He shook his head. “I can't do that.”
“Don't worry, Butterfly. It will be okay.”
Fresh tears started. “It's not okay!” I cried. “He hurt me!” I couldn't bring myself to say what came to my tongue next.
He raped me.
Travis sighed. “I'll be right back.”
He got up and left, leaving the door ajar behind him. I heard keys rattle in a lock and he came back, followed by Jenny. I gasped when I saw her fully for the first time. Today her dark hair was bound in a messy braid that fell to her waist. She was clad in a simple nightgown much like the man had ripped off of me. She was thin, so scary thin. But what turned my stomach the most was the sight of her belly, swollen with pregnancy. She looked like she would give birth any day.
“Help her. I'll be outside.” Travis turned and walked out, locking the door behind him.
Jenny knelt on the floor where Travis had been a moment before. “Sarah?”
“You're pregnant.” It was a stupid thing to say. Obviously she knew that.
“I know. And if you want to survive, you will be soon, as well.” She didn't give me time to process this before she pulled the blanket off of my shoulder, exposing my nakedness. I squeaked and pulled it back. Jenny sighed and lowered herself painfully to the floor. “I need to clean the wounds or they will get infected. And you better believe The Master won't let you out for medical care.”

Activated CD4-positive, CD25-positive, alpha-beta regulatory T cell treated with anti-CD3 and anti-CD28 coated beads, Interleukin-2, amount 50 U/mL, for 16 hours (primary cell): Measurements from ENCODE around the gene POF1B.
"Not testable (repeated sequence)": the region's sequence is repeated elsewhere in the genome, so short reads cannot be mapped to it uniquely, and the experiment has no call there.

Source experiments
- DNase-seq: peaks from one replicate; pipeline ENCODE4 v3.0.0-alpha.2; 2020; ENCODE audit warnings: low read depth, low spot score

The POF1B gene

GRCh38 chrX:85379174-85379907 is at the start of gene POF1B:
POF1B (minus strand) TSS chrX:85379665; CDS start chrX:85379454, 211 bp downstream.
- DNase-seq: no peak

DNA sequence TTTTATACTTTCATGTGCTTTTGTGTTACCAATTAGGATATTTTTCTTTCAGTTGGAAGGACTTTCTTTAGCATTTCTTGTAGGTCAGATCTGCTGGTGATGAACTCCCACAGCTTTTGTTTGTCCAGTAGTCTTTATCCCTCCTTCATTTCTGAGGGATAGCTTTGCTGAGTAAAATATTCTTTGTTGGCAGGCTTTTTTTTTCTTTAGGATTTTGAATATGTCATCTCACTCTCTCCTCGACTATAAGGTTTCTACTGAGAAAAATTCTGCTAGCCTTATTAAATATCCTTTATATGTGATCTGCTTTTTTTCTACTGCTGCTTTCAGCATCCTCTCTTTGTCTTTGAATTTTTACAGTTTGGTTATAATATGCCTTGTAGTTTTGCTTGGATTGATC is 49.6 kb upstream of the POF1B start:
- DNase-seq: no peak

Numbly, I let her pull the blanket down. Gently, her touch as light as a feather, she dabbed alcohol on the cuts. She rubbed a sharp-smelling ointment into the bruises. She wrapped a bandage around my ribs where she thought one might be fractured.
She pressed the salve into my hands. “You'll want to keep this. Put it on your legs where he bruised you. It helps.”
I didn't know what else to say but “Thank you.”
She handed me the rolled up fabric, which turned out to be another nightgown. I eased it gingerly over my head and my bruises.
Jenny used the end of the cot to push herself to her feet and walked, off, but only to my bathroom. She came back carrying the brush that had been left earlier. She motioned for me to get up and to sit in the chair at the desk, gingerly placing the soiled blanket over my vomit.
“Eat the sandwich. You need to keep up your strength.”
I looked down and realized that the food was still there from earlier, the food that the man Jenny called the Master had brought. I didn't want to eat it, but I knew she was right. I took a bite of the sandwich.